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28 Oct

News and Analyses, A Foreign Perspective

News and Analyses, A Foreign Perspective

English Online International Newspapers

Nearly all of these are English-edition daily newspapers. These sites have interesting editorials and essays, and many have links to other good news sources. We try to limit this list to those sites which are regularly updated, reliable, with a high percentage of “up” time.

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Former FBI Agent on Saudi Crown Prince ‘He Wanted to Send a Message’

Why would someone want Saudi Arabian Jamal Khashoggi dead? The former FBI agent Ali Soufan says that the journalist posed a threat to the House of Saud.

Interview Conducted by Britta Sandberg

DER SPIEGEL: How do you explain that Mohammed bin Salman apparently gave the order to murder one of his fiercest critics and to dismember him afterwards?
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Saudi Arabian Crown Prince Mohammed bin Salman visiting MIT in Boston in March

Saudi Arabian Crown Prince Mohammed bin Salman visiting MIT in Boston in March Anadolu Agency / Abaca Press / ddp images

Soufan: The case is still evolving, and we do not know all the facts of what exactly happened to Jamal Khashoggi. However, based on public reports, and on what President Trump just announced, he has apparently been killed. Why would MBS order Jamal’s killing? Now, we are getting into the head of dictators and authoritarians. What made Putin decide to kill critics in the middle of London? MBS wanted to send a message. And this message is: If you oppose me I will get you whoever you are, wherever you are. He wanted it as brutal as it was to send a message. He thought he would get away with it.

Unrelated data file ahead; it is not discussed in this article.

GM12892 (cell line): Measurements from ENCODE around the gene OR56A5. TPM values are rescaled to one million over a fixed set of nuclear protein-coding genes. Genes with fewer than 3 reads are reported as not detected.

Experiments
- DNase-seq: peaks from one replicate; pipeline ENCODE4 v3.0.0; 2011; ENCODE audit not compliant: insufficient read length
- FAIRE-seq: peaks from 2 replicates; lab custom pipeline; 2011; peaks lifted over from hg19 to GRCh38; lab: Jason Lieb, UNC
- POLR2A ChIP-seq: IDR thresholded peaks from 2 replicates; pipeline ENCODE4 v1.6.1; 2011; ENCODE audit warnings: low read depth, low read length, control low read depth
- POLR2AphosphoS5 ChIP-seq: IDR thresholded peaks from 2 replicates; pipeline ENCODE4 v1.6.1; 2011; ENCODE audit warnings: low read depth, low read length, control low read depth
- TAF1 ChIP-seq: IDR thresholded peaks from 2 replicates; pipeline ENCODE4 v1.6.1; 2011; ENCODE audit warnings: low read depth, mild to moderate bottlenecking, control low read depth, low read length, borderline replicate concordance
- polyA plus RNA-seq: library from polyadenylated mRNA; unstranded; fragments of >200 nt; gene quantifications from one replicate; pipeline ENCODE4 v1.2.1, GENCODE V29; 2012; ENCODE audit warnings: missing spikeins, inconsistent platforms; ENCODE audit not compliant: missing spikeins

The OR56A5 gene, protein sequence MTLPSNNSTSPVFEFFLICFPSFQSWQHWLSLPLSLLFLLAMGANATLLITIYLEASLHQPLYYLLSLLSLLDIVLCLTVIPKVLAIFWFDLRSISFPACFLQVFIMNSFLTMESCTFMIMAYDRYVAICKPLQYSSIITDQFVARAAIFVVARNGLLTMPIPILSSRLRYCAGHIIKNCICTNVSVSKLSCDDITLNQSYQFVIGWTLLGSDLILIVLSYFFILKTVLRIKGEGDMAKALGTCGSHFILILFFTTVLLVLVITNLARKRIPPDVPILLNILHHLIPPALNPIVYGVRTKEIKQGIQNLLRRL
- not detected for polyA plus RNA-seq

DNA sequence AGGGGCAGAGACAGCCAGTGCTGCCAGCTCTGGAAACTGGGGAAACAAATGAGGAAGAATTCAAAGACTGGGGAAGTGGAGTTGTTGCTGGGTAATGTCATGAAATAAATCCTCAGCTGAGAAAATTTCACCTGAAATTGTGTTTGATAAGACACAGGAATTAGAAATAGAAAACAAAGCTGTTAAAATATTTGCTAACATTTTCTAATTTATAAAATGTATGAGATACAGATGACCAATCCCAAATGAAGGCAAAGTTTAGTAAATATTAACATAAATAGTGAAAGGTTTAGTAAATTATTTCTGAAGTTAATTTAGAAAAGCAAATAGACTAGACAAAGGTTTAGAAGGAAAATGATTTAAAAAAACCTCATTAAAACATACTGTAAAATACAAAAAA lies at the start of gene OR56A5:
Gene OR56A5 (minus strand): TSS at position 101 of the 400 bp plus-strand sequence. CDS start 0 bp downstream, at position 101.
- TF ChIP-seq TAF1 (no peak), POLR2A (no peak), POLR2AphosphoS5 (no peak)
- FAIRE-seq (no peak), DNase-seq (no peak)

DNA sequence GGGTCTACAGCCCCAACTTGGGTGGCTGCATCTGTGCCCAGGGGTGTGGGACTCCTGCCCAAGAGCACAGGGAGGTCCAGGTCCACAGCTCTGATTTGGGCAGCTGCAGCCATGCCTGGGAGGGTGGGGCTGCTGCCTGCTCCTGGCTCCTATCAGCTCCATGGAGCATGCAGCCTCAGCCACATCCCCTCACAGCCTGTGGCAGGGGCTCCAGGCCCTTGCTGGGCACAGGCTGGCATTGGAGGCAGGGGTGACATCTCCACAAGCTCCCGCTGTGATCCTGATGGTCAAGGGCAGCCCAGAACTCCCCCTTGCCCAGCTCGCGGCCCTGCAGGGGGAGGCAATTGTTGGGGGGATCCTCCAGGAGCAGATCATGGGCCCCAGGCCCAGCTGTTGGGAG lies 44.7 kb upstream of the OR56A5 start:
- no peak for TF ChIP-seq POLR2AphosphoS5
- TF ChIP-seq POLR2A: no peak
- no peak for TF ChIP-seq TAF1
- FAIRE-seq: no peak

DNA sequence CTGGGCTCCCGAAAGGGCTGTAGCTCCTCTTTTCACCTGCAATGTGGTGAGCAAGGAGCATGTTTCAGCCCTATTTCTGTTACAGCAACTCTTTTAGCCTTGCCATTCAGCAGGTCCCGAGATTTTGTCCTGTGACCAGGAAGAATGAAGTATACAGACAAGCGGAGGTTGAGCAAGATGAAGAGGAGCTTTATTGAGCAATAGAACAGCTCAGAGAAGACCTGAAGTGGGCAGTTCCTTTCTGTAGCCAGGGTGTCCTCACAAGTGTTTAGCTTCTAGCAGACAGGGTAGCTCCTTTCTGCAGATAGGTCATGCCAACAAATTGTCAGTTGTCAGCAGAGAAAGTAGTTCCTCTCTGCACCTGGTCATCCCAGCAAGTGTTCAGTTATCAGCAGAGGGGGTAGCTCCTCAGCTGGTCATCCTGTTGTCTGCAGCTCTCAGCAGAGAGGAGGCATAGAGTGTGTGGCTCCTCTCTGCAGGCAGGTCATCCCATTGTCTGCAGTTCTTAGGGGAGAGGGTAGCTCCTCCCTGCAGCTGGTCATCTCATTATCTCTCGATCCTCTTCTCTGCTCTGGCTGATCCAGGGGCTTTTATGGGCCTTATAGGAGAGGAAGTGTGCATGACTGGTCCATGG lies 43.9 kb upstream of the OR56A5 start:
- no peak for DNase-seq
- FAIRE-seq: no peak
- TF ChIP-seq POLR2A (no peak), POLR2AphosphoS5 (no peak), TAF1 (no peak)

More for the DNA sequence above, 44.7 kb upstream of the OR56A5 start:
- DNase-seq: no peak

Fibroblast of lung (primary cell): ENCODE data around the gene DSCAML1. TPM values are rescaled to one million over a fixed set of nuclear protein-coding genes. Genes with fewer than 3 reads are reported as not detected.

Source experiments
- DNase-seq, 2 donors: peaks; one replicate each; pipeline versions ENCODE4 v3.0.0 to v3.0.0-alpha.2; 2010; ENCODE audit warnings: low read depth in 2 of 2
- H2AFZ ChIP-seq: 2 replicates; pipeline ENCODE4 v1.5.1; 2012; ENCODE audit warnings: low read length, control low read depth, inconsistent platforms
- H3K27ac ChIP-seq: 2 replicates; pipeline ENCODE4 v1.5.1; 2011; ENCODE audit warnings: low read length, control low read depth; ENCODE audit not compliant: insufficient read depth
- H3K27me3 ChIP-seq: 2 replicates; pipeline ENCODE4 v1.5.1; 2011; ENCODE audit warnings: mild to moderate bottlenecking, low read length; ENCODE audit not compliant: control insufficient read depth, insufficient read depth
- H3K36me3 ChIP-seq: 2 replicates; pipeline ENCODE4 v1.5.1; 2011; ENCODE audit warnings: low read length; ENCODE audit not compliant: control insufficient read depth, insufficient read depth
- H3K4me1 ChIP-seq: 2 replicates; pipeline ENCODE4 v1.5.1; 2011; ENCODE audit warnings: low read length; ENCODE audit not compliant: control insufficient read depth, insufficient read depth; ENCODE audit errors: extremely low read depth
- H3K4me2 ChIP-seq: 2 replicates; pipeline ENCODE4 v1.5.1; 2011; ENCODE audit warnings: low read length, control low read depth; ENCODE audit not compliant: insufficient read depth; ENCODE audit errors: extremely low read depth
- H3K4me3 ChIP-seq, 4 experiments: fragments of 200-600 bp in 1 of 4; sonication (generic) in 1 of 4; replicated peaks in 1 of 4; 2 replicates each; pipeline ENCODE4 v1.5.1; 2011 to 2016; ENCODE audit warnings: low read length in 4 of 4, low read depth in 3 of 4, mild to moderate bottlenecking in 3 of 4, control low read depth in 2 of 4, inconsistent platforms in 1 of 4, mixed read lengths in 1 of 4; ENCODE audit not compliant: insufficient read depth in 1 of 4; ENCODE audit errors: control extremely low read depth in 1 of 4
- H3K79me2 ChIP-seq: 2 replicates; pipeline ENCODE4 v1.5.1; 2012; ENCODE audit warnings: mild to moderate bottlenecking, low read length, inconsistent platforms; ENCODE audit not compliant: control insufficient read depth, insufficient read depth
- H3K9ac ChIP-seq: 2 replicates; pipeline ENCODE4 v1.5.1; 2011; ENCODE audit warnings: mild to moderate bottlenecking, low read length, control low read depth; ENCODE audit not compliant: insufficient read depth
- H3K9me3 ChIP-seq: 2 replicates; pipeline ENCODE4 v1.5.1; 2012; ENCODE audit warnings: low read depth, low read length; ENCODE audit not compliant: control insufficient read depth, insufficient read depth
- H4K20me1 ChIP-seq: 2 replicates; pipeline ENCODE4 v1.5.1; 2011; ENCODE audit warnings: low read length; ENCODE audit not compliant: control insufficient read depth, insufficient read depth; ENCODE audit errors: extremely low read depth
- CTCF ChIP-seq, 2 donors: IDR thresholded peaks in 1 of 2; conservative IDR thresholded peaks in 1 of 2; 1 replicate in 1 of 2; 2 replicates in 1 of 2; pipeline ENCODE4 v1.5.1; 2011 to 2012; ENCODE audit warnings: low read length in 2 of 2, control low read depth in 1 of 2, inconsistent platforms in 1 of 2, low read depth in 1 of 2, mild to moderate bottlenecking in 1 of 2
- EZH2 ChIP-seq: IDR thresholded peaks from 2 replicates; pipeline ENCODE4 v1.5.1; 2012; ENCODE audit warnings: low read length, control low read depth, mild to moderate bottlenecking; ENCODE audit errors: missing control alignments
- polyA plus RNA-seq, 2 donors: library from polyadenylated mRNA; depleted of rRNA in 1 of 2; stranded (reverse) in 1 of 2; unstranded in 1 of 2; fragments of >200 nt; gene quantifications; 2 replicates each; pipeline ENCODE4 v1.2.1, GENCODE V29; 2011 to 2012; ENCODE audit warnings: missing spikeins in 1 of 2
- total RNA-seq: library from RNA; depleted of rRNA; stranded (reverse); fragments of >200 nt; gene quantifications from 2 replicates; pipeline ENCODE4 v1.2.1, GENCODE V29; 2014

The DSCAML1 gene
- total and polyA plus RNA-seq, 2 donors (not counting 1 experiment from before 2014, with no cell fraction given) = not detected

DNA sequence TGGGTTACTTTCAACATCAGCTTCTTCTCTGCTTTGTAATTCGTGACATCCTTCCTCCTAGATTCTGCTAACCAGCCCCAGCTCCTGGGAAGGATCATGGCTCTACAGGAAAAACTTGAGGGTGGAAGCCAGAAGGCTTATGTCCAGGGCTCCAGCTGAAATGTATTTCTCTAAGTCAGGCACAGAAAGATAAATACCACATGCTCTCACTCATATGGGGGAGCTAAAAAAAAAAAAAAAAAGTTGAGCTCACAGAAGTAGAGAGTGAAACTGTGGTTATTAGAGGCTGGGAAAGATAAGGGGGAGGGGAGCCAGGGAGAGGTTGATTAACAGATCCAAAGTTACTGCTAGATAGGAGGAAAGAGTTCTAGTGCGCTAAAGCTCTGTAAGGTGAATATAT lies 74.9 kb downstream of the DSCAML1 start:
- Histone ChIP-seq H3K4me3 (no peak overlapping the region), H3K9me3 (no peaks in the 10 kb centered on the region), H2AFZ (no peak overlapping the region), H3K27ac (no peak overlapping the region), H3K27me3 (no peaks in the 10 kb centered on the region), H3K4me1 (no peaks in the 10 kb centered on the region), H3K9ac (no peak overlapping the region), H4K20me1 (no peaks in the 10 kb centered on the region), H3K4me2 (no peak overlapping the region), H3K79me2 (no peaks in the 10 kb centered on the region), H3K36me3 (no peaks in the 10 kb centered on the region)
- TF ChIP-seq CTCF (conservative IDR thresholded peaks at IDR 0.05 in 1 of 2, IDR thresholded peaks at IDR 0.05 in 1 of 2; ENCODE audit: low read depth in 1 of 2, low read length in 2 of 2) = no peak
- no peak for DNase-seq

DER SPIEGEL: But why did Jamal Khashoggi represent a threat to him?

Soufan: Unlike other Saudi opposition figures abroad, Khashoggi is a product of the regime. He is not an opposition figure. He worked for the Saudi leadership, even worked with Prince Tuki al-Faisal, who at one point oversaw Saudi intelligence. He was the PR man for the House of Saud and for the Kingdom. He truly loved Saudi Arabia. He knew the system from the inside. He had big credibility both in Saudi Arabia and in the West. He was respected by Western media and by many in the the House of Saud. However, he did not believe in MBS’ reckless ways and he was vocal about his criticisms, both in person and in his Washington Post columns. Someone like Jamal is threatening to someone like MBS.
About Ali Soufan

Antonio Olmos / ddp
Former FBI agent Ali Soufan, 47, conducted numerous interrogations of suspected al-Qaida members following the Sept. 11, 2001 terrorist attacks. In 2005, he left the FBI and founded a consulting firm focused on the Middle East. führte nach dem 11. September 2001 zahlreiche Verhöre.

DER SPIEGEL: It is also said that Khashoggi had special knowledge relating to potential Saudi involvement in the 9/11 attacks.

Soufan: I do not think this is connected to 9/11. There was already information concerning Saudi Arabia’s alleged role published, beyond the 9/11 commission report, such as the 28 pages, including motions and affidavits, submitted in lawsuits against the Kingdom by the families of the victims. You don’t have to kill somebody for that.

DER SPIEGEL: What will be the long-term political consequences?

Soufan: If it is proven that MBS ordered the murder, the damage will be significant. His credibility on the world stage will be lost. MBS flushed down all the millions of dollars spent on PR firms and lobbying groups to craft his image as a reformer. And as Senator Lindsay Graham said, as long as MBS is still there, the relationship between the U.S. and Saudi Arabia will never be the same. We have a structural relationship with Saudi Arabia, the Kingdom is important for our national security as we are important to theirs. Yet, if it’s true that Jamal was murdered and dismembered by an order from the crown prince, that relationship will never be the same.

DER SPIEGEL: That means, the king will have to distance himself from his son?